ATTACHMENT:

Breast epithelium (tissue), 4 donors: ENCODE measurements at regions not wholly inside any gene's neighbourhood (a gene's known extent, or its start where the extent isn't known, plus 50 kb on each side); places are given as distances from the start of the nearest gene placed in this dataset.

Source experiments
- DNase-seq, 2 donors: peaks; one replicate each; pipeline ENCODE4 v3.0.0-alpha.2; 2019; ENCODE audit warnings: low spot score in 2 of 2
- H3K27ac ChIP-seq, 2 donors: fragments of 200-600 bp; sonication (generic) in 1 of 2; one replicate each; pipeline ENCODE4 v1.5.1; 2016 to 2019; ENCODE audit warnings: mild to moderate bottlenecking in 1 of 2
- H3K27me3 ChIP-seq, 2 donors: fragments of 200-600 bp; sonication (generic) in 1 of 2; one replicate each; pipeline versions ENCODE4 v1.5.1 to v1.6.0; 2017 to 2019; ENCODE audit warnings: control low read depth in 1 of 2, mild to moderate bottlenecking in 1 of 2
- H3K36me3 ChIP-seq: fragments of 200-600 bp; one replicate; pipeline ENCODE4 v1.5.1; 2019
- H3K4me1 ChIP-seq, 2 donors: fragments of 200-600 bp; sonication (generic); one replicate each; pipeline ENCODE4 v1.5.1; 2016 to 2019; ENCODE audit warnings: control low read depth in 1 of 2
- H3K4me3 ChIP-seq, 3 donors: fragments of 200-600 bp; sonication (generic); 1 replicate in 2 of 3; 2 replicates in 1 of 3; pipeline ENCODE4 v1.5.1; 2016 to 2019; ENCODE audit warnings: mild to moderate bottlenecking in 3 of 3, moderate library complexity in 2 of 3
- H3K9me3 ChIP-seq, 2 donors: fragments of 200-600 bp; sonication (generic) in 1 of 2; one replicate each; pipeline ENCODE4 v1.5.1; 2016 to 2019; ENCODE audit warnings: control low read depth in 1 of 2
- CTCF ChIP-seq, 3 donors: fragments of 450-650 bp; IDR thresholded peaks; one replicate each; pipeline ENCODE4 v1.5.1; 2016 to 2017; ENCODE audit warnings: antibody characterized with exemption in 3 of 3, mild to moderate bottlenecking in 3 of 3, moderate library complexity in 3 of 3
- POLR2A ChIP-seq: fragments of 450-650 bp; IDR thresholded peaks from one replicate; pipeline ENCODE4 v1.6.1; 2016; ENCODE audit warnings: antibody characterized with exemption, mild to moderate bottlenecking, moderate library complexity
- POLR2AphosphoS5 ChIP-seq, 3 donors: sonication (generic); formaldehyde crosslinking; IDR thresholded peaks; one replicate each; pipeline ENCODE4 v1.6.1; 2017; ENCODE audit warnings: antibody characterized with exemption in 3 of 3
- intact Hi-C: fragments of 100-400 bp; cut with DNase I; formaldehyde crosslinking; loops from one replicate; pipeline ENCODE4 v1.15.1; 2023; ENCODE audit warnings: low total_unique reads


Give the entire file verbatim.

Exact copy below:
Breast epithelium (tissue), 4 donors: ENCODE measurements at regions not wholly inside any gene's neighbourhood (a gene's known extent, or its start where the extent isn't known, plus 50 kb on each side); places are given as distances from the start of the nearest gene placed in this dataset.

Source experiments
- DNase-seq, 2 donors: peaks; one replicate each; pipeline ENCODE4 v3.0.0-alpha.2; 2019; ENCODE audit warnings: low spot score in 2 of 2
- H3K27ac ChIP-seq, 2 donors: fragments of 200-600 bp; sonication (generic) in 1 of 2; one replicate each; pipeline ENCODE4 v1.5.1; 2016 to 2019; ENCODE audit warnings: mild to moderate bottlenecking in 1 of 2
- H3K27me3 ChIP-seq, 2 donors: fragments of 200-600 bp; sonication (generic) in 1 of 2; one replicate each; pipeline versions ENCODE4 v1.5.1 to v1.6.0; 2017 to 2019; ENCODE audit warnings: control low read depth in 1 of 2, mild to moderate bottlenecking in 1 of 2
- H3K36me3 ChIP-seq: fragments of 200-600 bp; one replicate; pipeline ENCODE4 v1.5.1; 2019
- H3K4me1 ChIP-seq, 2 donors: fragments of 200-600 bp; sonication (generic); one replicate each; pipeline ENCODE4 v1.5.1; 2016 to 2019; ENCODE audit warnings: control low read depth in 1 of 2
- H3K4me3 ChIP-seq, 3 donors: fragments of 200-600 bp; sonication (generic); 1 replicate in 2 of 3; 2 replicates in 1 of 3; pipeline ENCODE4 v1.5.1; 2016 to 2019; ENCODE audit warnings: mild to moderate bottlenecking in 3 of 3, moderate library complexity in 2 of 3
- H3K9me3 ChIP-seq, 2 donors: fragments of 200-600 bp; sonication (generic) in 1 of 2; one replicate each; pipeline ENCODE4 v1.5.1; 2016 to 2019; ENCODE audit warnings: control low read depth in 1 of 2
- CTCF ChIP-seq, 3 donors: fragments of 450-650 bp; IDR thresholded peaks; one replicate each; pipeline ENCODE4 v1.5.1; 2016 to 2017; ENCODE audit warnings: antibody characterized with exemption in 3 of 3, mild to moderate bottlenecking in 3 of 3, moderate library complexity in 3 of 3
- POLR2A ChIP-seq: fragments of 450-650 bp; IDR thresholded peaks from one replicate; pipeline ENCODE4 v1.6.1; 2016; ENCODE audit warnings: antibody characterized with exemption, mild to moderate bottlenecking, moderate library complexity
- POLR2AphosphoS5 ChIP-seq, 3 donors: sonication (generic); formaldehyde crosslinking; IDR thresholded peaks; one replicate each; pipeline ENCODE4 v1.6.1; 2017; ENCODE audit warnings: antibody characterized with exemption in 3 of 3
- intact Hi-C: fragments of 100-400 bp; cut with DNase I; formaldehyde crosslinking; loops from one replicate; pipeline ENCODE4 v1.15.1; 2023; ENCODE audit warnings: low total_unique reads